They called on the WHO to act amid fears that vulnerable patients are dying after turning to homeopathic preparations instead of effective medicines.
In the letter, early career medics and researchers from the Voice of Young Science network highlight homeopathy projects in Kenya, Tanzania, Ethiopia, Ghana and Botswana that all offer to treat patients with HIV, malaria, diarrhoea or the flu.
Homeopathy practitioners have opened clinics throughout Asian and sub-Saharan Africa and offer to treat patients with HIV, malaria, influenza and childhood diarrhoea, none of which have been shown to respond to homeopathy. Many patients are told that conventional drugs work only temporarily and that homeopathic preparations are cheap and effective alternatives with fewer side effects.
"Those of us working with the most rural and impoverished people of the world already struggle to deliver the medical help that is needed. When homeopathy stands in place of effective treatment, lives are lost," the scientists write in an open letter to the organisation.
Homeopathic medicines are made by repeatedly diluting preparations with water until there is no trace left of the original compound. The overwhelming medical opinion is that homeopathic treatments are no more effective than placebos, they contend.
Many people in developing countries urgently need access to evidence-based medical information and to the most effective means of treating these dangerous diseases. The promotion of homeopathy as effective or cheaper makes this difficult task even harder. It put lives at risk, undermines conventional medicine and spreads misinformation, the letter says.
"The WHO's strategy is very unclear on homeopathy and that is shocking. They are supposed to be articulating evidence-based medicine, but their stance is very wishy-washy," said Dr Daniella Muallem, a biophysicist at University College London, who signed the letter.
"Homeopathy is cheap, but there is no evidence that it works for these diseases, and the way they are being sold by practitioners is dangerous and completely unethical. There are medicines that do work and we should be advocating trying to get those to people," Muallem added.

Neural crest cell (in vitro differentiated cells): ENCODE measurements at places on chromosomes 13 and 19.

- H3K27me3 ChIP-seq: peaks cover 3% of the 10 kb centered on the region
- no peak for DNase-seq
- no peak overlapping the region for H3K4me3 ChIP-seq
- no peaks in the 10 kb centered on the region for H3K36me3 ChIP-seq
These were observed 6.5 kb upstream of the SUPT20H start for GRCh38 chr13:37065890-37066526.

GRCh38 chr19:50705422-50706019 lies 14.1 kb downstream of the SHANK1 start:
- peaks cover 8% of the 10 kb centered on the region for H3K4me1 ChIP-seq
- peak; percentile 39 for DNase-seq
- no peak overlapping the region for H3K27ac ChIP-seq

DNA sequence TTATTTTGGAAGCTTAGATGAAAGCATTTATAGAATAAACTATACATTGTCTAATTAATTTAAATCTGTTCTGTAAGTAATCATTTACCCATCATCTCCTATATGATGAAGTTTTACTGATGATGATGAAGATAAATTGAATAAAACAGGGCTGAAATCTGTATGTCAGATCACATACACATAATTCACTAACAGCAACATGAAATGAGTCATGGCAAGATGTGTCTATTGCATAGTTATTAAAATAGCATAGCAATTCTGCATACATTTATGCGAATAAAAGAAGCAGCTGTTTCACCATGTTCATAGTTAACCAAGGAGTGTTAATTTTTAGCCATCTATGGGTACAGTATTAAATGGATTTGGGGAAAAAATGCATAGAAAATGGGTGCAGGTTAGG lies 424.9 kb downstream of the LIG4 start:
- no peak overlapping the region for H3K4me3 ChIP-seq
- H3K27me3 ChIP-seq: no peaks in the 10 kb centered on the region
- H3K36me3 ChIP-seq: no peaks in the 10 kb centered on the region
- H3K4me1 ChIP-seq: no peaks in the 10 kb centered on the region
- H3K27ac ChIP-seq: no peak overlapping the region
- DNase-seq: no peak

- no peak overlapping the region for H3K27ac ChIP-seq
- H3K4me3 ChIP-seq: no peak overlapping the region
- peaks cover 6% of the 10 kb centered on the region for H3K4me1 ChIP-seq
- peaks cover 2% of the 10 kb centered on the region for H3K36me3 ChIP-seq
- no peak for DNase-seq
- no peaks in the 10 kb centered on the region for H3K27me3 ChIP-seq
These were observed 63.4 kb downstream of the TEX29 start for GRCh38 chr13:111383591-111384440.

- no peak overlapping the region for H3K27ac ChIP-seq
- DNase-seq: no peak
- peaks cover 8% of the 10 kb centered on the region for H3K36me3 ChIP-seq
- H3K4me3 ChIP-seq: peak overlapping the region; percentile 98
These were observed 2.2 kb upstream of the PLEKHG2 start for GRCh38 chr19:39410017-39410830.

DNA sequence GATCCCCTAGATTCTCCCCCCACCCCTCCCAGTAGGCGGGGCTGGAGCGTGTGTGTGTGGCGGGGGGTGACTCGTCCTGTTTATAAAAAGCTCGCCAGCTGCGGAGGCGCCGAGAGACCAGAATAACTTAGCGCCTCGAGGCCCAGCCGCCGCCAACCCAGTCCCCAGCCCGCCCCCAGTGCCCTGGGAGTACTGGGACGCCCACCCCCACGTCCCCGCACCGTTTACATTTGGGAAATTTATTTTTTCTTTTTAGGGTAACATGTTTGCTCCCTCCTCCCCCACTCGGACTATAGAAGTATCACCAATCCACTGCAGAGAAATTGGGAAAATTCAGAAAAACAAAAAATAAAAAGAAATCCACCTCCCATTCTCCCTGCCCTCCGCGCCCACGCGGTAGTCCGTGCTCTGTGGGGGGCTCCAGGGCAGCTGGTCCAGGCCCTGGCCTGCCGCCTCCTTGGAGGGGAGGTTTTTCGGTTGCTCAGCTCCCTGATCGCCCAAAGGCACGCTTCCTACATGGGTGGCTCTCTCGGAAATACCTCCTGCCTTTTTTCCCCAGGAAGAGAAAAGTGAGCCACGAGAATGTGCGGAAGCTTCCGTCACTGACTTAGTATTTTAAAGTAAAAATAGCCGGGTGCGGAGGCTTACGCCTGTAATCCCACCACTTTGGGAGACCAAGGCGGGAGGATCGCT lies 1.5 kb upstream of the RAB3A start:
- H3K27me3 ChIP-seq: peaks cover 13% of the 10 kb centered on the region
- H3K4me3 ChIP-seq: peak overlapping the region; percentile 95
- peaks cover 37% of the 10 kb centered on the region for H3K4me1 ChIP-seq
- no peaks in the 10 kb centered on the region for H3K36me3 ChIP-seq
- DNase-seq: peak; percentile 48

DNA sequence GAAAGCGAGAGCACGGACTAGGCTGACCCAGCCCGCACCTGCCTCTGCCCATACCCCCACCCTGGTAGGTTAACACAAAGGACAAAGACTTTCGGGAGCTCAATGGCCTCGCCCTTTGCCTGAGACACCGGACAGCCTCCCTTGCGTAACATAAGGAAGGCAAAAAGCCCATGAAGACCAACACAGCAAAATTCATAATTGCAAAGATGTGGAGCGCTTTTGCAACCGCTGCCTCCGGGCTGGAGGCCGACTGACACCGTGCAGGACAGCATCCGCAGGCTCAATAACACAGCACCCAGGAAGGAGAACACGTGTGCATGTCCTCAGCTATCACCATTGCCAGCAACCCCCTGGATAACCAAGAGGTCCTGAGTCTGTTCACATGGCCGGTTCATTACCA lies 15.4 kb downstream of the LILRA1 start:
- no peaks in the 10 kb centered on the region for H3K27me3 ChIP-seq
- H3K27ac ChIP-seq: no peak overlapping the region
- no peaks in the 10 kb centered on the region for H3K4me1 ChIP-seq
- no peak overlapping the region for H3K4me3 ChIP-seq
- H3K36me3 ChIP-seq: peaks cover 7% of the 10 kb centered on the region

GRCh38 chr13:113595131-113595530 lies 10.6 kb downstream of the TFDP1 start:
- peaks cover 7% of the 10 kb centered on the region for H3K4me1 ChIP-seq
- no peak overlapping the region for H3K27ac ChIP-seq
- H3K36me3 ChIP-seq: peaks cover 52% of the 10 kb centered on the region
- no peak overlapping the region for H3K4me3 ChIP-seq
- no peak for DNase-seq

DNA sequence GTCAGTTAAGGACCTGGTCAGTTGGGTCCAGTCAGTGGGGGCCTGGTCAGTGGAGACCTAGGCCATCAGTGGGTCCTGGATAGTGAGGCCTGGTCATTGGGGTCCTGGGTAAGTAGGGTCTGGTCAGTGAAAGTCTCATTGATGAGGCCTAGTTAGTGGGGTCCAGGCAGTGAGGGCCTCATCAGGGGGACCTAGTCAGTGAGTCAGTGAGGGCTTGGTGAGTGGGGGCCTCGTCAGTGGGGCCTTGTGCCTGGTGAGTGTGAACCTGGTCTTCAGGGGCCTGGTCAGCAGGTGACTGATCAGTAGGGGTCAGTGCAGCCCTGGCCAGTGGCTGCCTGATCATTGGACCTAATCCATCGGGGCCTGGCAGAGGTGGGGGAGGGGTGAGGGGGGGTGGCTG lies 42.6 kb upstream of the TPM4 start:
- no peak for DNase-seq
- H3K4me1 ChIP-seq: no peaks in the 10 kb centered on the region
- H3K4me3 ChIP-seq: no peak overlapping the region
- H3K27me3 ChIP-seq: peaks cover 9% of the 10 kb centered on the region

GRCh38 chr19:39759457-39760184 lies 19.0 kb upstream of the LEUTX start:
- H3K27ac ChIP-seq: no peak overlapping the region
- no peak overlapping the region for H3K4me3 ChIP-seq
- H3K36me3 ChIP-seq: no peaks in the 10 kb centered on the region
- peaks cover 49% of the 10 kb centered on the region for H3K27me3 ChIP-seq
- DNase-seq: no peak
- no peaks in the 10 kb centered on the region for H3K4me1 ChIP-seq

According to WHO estimates, 33 million people were living with the HIV virus at the end of 2007, and during that one year, 2 million people died of Aids, including 270,000 children. Two-thirds of the world's HIV cases are in sub-Saharan Africa.
The organisation recorded 247 million cases of malaria and nearly 1 million deaths in 2006. A child dies of the disease every 30 seconds.
It works with national organisations that promote homeopathy and other alternative medicines in their public health programmes.
Some experts point to the South African example where hundreds of thousands of lives were lost consequent on the previous President Thabo Mbeki's flawed policies on HIV/AIDS. The catastrophe should not be repeated elsewhere, they stress.
During most of his presidency, Thabo Mbeki did not believe that HIV causes AIDS. Mbeki viewed AIDS as some kind of a Western conspiracy and "another Western characterization of Africans as promiscuous and Africa as a continent of disease and hopelessness."
In a speech in 2001, Mbeki said that the Western world sees Africans as "promiscuous carriers of germs, unique in the world... they [the West] proclaim that our continent is doomed to an inevitable mortal end because of our unconquerable devotion to the sin of lust."
A Harvard School of Public Health study said 330,000 deaths were caused by his 1999 decision to declare available drugs toxic and dangerous. Nearly 35,000 babies were also born HIV-positive between 2000 and 2005.
The former president had failed to roll out the drugs which could have prevented mother-to-child transmission, said the researchers.
The study, led by Dr Pride Chigwedere, accused the South African government of "acting as a major obstacle in the provision of medication to patients with Aids".
South Africa is experiencing one of the world's worst devastations caused by HIV/AIDS epidemic. AIDS is killing about 1,000 people a day in the country where more than five million of people, about 12% of the population, are infected with the virus. More than 2 million people have already died and one in eight of the working-age population is infected with HIV.